FELICIAN'S ALBERT BEATS ODDS, RETURNS TO COURT
by Mark Mentone, Sports Information Director, Felician College
Her participation in Division II athletics is a big reason why Suzanne Albert is at nearly full health today.
Albert, who plays volleyball and basketball at Felician College in Lodi, N.J., sat out all of 2007-08 with a torn anterior cruciate ligament, before returning to both sports this season. But that is just the end of her story of recovery, perseverance, and courage.
The tale begins in mid-November 2006, her senior year at Felician. The Golden Falcons women's basketball team had returned from the 2006-07 Disney's Division II Tip-Off Classic in Florida, and had two weeks of practice before resuming the season. The morning after a routine Monday evening practice, Albert, a mathematics education major, reported to a local high school for her usual day of student-teaching. But she noticed problems right away.
"I woke up with a headache and numbness in my arm; I thought I had slept on it wrong," said Albert, a native of Montreal, Canada. "But then I had trouble keeping breakfast down. At school my body felt bad and I had trouble with balance. I blacked out at lunch, so I called our athletic trainer for help."
The athletic trainer, Rebecca DiPillo, took Albert to Hackensack University Medical Center, where a stroke was ruled out, and a nerve test came out normal. But by this time, Albert's entire left side was paralyzed. She called one of her brothers, who began the six-hour ride from Montreal. After the nerve test, an MRI of her brain was ordered.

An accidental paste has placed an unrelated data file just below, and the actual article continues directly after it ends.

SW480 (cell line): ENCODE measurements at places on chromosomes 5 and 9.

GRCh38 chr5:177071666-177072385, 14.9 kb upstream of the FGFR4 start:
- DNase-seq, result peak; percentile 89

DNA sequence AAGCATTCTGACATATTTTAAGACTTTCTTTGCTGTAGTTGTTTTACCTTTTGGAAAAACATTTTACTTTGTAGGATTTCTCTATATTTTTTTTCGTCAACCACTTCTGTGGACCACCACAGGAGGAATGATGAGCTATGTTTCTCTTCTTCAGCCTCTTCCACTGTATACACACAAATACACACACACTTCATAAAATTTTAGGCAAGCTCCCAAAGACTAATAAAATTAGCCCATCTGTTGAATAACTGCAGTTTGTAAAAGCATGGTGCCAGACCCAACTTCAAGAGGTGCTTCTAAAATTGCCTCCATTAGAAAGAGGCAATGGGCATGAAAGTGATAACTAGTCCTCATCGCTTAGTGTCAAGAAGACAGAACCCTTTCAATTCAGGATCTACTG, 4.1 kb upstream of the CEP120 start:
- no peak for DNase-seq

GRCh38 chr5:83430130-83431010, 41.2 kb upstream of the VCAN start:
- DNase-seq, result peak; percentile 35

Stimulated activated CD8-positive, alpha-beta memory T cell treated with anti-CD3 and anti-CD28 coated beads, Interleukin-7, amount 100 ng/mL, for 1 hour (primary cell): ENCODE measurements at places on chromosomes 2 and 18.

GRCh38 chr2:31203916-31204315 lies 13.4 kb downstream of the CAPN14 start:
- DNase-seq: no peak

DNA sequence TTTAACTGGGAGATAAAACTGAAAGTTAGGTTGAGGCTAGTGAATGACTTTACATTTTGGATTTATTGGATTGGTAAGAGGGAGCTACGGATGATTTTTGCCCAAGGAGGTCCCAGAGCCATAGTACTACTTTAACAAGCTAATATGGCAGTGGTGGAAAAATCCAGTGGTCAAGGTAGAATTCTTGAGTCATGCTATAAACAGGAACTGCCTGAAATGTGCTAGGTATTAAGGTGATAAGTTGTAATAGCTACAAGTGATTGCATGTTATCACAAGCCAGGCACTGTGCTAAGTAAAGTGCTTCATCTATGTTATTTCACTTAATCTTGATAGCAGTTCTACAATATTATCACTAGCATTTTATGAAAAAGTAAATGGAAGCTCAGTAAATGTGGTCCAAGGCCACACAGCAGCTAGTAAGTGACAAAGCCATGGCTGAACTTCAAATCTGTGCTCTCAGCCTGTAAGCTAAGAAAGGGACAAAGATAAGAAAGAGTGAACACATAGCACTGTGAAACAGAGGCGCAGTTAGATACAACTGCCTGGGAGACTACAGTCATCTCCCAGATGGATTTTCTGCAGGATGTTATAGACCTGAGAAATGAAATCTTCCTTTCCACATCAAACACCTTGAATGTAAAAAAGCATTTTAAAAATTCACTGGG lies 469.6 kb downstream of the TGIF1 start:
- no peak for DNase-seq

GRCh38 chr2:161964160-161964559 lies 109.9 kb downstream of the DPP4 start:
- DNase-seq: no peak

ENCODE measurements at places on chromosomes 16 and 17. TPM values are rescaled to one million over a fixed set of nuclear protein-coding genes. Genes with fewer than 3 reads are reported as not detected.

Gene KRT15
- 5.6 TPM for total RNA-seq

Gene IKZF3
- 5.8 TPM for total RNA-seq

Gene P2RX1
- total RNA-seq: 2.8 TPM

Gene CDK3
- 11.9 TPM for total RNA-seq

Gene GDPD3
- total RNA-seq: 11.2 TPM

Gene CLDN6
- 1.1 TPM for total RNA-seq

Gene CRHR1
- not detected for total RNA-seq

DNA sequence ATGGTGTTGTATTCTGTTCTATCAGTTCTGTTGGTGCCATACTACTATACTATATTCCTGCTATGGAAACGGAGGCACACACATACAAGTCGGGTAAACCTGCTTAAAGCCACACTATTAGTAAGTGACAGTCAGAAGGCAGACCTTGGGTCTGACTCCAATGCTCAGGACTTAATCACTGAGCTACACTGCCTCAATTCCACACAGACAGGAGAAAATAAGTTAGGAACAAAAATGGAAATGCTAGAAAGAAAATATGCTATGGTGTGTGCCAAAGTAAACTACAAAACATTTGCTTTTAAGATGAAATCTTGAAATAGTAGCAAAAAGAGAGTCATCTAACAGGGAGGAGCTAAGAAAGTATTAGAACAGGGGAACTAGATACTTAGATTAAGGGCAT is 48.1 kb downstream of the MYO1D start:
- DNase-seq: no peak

"The doctor's facial expression wasn't good," Albert said. "He sent me to a neurologist right away, and (the neurologist) had the same reaction. As my brother drove me home, I could do less and less for myself."
In Canada, Albert spent two weeks in an intensive care unit. Then, the shocking diagnosis came - multiple sclerosis. She was assigned to a rehabilitation center, where life essentially started over.
"I had to learn to do all of the basic things again," she said. "I started in a wheel chair, and graduated to walking normally. It was hard being in there; it felt like the end of the world."
She left the rehab center shortly after New Year's Day, 2007, with several goals in mind. First, she wanted her college degree.
"I was in the rehab center for two months," Albert said. "The original prognosis was 4-6 months. The doctors said my speedy recovery was because I was an athlete -- the determination. Now I was determined to get back to Felician for the spring semester and graduate. I didn't finish school for the fall semester, but some of my professors sent my fall work to the hospital and I did it there."
Albert did indeed return to New Jersey for the spring semester. She attended her teammates' games, was honored on Senior Day, and received her bachelor's degree. But as she attended her physical therapy sessions and felt her body improve, she set more goals for herself.
Albert had a year of NCAA eligibility left in both sports. But she still needed to be physically able to perform at the Division II level. With that in mind, she asked her doctors in Montreal about playing in a summer basketball league. When she passed a physical and her bloodwork showed no reason for concern, they gave their blessings.